“(Larger schools are) still going to have that advantage if they pass a national law. I just don’t want that advantage to be compounded because of a patchwork of laws,” Tester said. “That would put us in an even greater disadvantage. The key is we have a national law and that law is equitable across the board. Alabama, MSU, all the schools in between, have to live by the same rules.”
Tester noted neither Congress nor the NCAA has passed regulations because neither entity has coalesced on any bill. For example, he mentioned a proposal in which a federal law would establish a baseline of NIL allowances, but states could “go over and above it.”
Tester doesn’t agree with that.
“Because then I don’t think we’ve accomplished anything,” he said. “There are people who argue vociferously with me on that point. But I just don’t think you can have a patchwork of laws around the country and expect uniform opportunities for the student-athlete.”
The NCAA has long opposed allowing athletes to profit off of NIL because of its amateur model. But Tester said he doesn’t see any reason why athletes should be barred from making their own money.
He does, though, see the possibility of some athletes shopping colleges for the best endorsement offers based on their location. This is why he’s seeking universal rules.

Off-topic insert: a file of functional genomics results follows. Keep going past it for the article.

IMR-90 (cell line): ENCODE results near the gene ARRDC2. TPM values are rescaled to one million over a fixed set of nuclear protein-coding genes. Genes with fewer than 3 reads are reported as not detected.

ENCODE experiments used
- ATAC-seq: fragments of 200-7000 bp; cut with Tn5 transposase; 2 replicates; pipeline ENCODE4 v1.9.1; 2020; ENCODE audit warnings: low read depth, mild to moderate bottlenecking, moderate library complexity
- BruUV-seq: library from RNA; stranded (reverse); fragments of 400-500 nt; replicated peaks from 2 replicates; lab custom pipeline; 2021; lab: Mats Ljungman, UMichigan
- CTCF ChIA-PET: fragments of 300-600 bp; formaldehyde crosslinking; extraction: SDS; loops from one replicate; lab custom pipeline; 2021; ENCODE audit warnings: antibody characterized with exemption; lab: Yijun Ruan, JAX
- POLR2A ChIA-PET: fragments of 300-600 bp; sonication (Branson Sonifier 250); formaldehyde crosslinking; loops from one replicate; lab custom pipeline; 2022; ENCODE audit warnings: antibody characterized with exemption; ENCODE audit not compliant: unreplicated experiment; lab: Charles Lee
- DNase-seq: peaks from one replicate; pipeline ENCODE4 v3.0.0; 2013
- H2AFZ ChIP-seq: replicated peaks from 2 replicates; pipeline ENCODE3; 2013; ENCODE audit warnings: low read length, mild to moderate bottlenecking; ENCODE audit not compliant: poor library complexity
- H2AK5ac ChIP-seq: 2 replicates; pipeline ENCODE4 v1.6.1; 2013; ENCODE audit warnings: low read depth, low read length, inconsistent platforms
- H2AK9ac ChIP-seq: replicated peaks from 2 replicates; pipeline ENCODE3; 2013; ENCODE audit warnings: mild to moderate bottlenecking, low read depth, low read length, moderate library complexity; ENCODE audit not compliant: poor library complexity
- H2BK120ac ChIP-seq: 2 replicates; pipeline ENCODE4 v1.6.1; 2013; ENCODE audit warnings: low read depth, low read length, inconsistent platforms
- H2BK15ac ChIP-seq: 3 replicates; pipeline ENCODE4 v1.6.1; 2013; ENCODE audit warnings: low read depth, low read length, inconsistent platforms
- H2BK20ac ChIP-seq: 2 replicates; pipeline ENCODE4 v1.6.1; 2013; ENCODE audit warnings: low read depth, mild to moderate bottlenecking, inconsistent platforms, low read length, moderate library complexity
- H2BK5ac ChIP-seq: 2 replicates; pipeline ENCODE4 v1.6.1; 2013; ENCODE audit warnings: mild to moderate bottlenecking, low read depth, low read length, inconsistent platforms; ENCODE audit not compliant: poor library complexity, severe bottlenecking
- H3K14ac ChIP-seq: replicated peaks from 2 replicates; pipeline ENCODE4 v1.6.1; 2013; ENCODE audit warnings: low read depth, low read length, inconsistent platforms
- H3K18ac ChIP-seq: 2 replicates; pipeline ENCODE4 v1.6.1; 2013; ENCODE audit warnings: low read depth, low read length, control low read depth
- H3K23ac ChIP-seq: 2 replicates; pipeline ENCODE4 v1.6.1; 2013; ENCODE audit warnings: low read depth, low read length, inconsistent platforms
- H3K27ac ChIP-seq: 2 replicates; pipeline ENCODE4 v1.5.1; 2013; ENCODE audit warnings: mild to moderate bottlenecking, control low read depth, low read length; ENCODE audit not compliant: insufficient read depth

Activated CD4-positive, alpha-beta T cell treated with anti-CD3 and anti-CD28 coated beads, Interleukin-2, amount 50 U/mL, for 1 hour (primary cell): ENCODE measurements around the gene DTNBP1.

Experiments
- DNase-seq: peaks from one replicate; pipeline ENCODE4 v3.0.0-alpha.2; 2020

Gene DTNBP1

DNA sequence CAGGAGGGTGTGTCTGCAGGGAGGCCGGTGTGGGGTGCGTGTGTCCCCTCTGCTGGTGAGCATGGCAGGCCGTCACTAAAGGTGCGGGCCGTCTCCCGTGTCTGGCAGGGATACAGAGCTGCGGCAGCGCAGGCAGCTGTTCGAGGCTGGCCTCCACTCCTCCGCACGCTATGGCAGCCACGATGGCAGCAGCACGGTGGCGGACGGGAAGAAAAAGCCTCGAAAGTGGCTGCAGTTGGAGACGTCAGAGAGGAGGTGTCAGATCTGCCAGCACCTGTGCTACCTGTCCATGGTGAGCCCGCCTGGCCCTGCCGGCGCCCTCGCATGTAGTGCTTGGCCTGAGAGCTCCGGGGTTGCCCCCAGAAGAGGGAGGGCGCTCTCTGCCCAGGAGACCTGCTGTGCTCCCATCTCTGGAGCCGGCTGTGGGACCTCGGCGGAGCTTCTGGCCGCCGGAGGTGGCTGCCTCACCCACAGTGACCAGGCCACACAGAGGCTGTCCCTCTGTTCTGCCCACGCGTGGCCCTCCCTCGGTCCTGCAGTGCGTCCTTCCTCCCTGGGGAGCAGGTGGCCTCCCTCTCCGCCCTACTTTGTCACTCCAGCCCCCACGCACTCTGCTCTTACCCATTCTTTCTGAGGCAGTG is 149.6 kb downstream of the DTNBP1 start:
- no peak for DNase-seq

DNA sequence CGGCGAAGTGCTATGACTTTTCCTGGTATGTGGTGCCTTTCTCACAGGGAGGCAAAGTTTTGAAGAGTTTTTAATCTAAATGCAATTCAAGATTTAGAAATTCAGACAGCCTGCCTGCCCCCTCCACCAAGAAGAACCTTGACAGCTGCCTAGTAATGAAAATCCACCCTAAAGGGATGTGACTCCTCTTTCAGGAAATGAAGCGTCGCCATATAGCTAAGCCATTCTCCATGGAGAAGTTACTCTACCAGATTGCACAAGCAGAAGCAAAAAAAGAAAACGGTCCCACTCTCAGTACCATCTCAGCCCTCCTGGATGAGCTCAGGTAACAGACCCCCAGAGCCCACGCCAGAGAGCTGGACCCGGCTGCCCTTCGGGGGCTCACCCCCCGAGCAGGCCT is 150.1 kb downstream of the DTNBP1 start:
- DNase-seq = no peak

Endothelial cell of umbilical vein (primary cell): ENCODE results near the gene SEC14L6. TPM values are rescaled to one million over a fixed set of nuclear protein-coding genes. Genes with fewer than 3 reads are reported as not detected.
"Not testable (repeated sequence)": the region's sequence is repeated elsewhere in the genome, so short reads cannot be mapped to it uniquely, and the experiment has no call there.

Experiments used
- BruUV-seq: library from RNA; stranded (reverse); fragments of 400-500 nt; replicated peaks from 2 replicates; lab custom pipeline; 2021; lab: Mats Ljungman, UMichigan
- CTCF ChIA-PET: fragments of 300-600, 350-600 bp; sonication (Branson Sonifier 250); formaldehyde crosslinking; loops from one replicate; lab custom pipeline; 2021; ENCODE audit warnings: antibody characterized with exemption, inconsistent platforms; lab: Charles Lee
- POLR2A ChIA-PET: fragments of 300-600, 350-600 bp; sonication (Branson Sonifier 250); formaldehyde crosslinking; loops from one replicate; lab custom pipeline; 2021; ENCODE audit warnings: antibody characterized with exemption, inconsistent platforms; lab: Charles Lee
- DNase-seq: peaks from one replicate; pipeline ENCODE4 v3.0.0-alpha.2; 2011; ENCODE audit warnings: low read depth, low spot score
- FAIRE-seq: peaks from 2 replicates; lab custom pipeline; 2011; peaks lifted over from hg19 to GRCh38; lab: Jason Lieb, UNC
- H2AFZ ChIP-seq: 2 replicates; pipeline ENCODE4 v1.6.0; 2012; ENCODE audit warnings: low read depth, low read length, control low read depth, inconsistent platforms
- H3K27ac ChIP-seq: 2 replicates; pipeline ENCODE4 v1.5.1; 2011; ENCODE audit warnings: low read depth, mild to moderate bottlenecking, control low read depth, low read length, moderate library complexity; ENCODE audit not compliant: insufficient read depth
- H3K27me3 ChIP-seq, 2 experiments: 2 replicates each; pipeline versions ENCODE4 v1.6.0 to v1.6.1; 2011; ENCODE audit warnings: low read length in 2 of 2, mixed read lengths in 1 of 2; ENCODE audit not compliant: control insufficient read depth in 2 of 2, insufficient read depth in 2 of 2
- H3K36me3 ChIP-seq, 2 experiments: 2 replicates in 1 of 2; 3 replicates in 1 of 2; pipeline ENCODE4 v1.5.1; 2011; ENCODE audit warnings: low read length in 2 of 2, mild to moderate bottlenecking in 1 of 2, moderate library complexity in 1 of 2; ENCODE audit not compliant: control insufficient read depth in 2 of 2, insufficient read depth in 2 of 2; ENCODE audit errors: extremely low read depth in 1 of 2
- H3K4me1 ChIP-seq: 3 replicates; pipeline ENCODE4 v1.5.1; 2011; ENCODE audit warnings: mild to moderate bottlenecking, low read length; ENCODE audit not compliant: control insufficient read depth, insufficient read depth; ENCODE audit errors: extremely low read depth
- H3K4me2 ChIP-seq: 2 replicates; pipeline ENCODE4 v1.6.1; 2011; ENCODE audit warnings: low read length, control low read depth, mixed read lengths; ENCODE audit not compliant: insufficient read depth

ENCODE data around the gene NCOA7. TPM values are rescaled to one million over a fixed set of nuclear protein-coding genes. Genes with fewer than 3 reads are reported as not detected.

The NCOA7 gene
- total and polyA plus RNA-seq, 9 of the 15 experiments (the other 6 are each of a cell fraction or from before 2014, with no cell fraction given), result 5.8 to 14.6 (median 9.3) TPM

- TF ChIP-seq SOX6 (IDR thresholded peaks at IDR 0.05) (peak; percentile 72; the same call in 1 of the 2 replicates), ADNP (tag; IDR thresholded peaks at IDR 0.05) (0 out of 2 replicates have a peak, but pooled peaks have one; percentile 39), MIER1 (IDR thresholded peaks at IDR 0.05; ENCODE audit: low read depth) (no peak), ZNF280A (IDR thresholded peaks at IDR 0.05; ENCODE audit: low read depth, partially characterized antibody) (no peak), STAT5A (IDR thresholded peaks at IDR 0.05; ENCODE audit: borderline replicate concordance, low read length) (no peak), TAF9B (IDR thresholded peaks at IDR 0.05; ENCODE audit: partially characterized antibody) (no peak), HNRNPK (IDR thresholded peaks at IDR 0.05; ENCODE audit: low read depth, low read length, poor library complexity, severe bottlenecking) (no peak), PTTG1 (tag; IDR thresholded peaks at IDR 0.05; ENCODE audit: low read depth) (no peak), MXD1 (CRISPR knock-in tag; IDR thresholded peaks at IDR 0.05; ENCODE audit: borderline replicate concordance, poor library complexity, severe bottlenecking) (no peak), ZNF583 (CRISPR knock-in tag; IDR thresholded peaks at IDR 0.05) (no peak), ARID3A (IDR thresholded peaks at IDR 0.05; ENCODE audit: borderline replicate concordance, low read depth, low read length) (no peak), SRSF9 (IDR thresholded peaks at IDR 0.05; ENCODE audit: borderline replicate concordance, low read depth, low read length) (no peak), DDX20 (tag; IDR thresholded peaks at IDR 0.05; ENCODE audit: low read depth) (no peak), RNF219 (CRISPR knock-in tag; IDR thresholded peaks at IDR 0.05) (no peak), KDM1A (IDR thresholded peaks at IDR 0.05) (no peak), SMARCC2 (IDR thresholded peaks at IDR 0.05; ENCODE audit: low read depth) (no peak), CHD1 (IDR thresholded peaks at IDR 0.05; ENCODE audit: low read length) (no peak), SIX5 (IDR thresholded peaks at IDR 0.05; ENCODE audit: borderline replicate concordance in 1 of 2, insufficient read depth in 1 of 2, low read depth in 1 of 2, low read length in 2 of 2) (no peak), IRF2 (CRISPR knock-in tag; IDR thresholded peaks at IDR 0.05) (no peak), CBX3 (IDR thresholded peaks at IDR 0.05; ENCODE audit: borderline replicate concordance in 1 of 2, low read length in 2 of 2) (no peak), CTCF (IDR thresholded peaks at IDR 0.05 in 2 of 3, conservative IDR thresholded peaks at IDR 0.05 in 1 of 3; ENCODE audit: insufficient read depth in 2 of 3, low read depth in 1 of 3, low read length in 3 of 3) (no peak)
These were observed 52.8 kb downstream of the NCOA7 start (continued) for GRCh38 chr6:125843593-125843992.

Tester also addressed what he called “the bigger challenge” of NIL laws: what they could mean for sports with less visibility. He knows well athletes who play Division I football or basketball. But when he turned on the U.S. Olympic Trials for track and field, he didn’t recognize anyone.
Tester doesn’t want NIL rules to ultimately hamper smaller or less profitable programs.
“The key is we don’t want to harm the student-athletes,” Tester said. “We tend to focus on basketball or football. We tend to focus on male sports more than female sports. The key is they’re all very, very important. We don’t want to pass a law that requires MSU to restrict opportunities for kids.”
A week ago, Tester hoped a bill could be passed by the Fourth of July, but he admitted “it ain’t going to happen.” He estimated something was more likely to pass by the beginning of 2022. This was before the NCAA resolved to move forward with its own interim rules.
Tester said it will ultimately come down to “negotiations and compromises.”
“I think the optimistic endgame is we get a national law passed that offers equal opportunity for student-athletes across the board at large universities and small universities and allows the coaches to be able to go out there and recruit on sound footing because the NIL is equivalent across the board,” Tester said. “Look, if I was a coach at MSU and (Montana), and trust me I’m not qualified to do that, but if I was, I would be going out there talking to a quarterback at Nevada and saying, ‘Look, if you come to Montana, you’re the only game in town, man. You become our quarterback, you’re going to become like the Joe Namath of Montana.’
“I think the key to good legislation,” Tester added, “is trying to understand both sides and find a common ground and threading that needle, and that’s what we need to do here.”